The Voice of the Whirlwindby Walter Jon Williams
Steward is a clone. A beta. His memories are fifteen years old, because his alpha never did have a brain-scan update. And in those fifteen years, the entire world has changed: The Orbital Policorp which held his allegiance has collapsed; dozens of his friends died in an off-planet war which he survived; an alien race has established relations with humanity; both… See more details below
Steward is a clone. A beta. His memories are fifteen years old, because his alpha never did have a brain-scan update. And in those fifteen years, the entire world has changed: The Orbital Policorp which held his allegiance has collapsed; dozens of his friends died in an off-planet war which he survived; an alien race has established relations with humanity; both his first and second wives have divorced him. And someone has murdered him.
- Doherty, Tom Associates, LLC
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- 4.19(w) x 6.76(h) x 0.77(d)
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This book was originally published in 1987 and to be honest,you can't tell. The only clues are paper newsheets and video cartridges. I love this book and Steward is a likable character with some sociapathic tendancies. It is obvious this was written before lots of talk and books about technologic singularity but that is a good thing. I recommend this book and am very glad to have it in ebook form.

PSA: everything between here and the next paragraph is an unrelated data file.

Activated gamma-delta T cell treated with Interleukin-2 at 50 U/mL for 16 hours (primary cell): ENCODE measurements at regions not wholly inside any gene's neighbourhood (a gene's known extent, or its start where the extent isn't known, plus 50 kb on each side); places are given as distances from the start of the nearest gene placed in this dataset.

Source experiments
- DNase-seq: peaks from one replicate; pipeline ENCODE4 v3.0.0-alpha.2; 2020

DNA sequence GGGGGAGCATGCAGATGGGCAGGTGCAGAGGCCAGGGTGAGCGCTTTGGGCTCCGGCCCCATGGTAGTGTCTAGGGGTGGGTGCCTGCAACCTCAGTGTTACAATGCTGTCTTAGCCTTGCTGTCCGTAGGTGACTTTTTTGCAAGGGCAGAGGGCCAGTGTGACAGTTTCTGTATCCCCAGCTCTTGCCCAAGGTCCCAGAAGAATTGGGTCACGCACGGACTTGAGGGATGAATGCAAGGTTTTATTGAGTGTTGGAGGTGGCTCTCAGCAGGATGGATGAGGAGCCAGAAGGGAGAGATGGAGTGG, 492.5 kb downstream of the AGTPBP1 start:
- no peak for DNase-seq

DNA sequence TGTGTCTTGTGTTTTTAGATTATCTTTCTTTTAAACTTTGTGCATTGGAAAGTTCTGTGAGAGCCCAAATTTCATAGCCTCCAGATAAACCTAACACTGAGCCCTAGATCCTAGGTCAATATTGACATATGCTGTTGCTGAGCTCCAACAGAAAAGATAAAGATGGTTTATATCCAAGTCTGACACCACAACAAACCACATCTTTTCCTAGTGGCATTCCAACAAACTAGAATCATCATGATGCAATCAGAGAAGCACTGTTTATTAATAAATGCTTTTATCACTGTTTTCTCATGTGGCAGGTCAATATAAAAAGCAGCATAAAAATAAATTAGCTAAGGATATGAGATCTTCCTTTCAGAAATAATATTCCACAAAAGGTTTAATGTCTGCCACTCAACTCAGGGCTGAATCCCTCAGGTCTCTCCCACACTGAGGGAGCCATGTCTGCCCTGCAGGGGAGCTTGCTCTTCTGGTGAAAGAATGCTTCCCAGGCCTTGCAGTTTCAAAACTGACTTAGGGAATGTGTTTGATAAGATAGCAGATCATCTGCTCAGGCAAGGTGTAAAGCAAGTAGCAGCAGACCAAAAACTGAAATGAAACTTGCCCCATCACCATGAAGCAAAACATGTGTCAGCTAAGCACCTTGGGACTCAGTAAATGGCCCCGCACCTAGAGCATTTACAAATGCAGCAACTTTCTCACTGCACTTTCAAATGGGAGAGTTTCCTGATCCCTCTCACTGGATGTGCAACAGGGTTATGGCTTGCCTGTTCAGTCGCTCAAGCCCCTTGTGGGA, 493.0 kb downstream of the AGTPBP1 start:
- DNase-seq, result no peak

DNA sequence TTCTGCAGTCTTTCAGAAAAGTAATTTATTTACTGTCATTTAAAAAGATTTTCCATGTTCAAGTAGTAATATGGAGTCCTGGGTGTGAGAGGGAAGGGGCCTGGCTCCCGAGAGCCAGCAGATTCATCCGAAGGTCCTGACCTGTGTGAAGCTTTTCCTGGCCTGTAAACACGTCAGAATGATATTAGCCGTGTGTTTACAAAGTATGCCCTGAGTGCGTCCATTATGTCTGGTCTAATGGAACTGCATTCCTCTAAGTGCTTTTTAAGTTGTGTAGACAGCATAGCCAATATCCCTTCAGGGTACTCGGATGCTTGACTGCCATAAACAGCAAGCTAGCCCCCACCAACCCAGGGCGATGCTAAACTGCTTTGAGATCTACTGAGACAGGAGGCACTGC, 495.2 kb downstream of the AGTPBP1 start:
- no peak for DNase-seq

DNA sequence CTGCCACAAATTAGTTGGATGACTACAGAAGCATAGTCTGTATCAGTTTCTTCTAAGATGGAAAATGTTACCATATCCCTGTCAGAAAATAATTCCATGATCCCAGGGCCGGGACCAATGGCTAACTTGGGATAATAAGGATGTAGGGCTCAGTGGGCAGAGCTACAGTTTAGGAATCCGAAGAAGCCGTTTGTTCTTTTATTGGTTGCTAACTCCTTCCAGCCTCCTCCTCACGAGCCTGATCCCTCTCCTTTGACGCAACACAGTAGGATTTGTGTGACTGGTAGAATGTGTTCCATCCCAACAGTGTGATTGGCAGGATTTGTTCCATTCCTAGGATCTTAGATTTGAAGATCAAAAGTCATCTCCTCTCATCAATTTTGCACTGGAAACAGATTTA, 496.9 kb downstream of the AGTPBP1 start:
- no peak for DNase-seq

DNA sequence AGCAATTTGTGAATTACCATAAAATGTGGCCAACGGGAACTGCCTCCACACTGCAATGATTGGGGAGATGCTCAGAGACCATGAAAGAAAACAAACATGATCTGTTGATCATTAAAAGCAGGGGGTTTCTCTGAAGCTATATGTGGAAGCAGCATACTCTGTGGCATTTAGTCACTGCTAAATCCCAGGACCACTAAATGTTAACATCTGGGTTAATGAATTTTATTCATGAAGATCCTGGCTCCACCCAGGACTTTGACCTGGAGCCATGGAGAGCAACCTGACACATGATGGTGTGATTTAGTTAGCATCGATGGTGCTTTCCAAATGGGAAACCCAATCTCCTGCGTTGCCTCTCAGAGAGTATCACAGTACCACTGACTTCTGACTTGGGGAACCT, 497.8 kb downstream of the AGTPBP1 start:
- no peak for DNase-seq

Lots of twists, great protaganist, very satisfing.
the world what you think of this product.A sleek, well written, intelligent cyberpunk espionage thriller featuring a clone (Beta) on an obsessive pursuit of his deceased original, his Alpha, an elite Zen warrior mystic. The first hundred pages or so are a bit dull, as Williams laboriously sets up the character and the situation, getting some exposition of the world out of the way, but by page 100 he has us into what turns into a very well paced, exciting plot. This is a very well put together book in which nothing is out of place, and everything is there for a reason. All the pieces connect, and add up to a wonderfully satisfying conclusion. An added dimension of interest is added by how Williams treats the main character, the Beta. Voice of the Whirlwind takes place in the Hardwired science fictional universe, where the solar system has become a wild arena of political/economic competition between numerous police corporations, or "policorps". The Alpha, the original, a cybernetically augmented soldier for one of these policorps, is murdered. His Beta awakens with fifteen year old memories, because the original has neglected to update his memories. Disoriented by the rapidly changing world around him, and without any loyalties or ties to anyone, without anyone to trust, Beta is a true outlaw, even a sociopath. Beta does not think of himself as a person, as a complete individual, and in some sense, he is not. He is a shadow. In terms of the militarist Zen warrior ideology in which his Alpha was indoctrinated, he is a child of vengeance, a leftover of his Alpha's karma.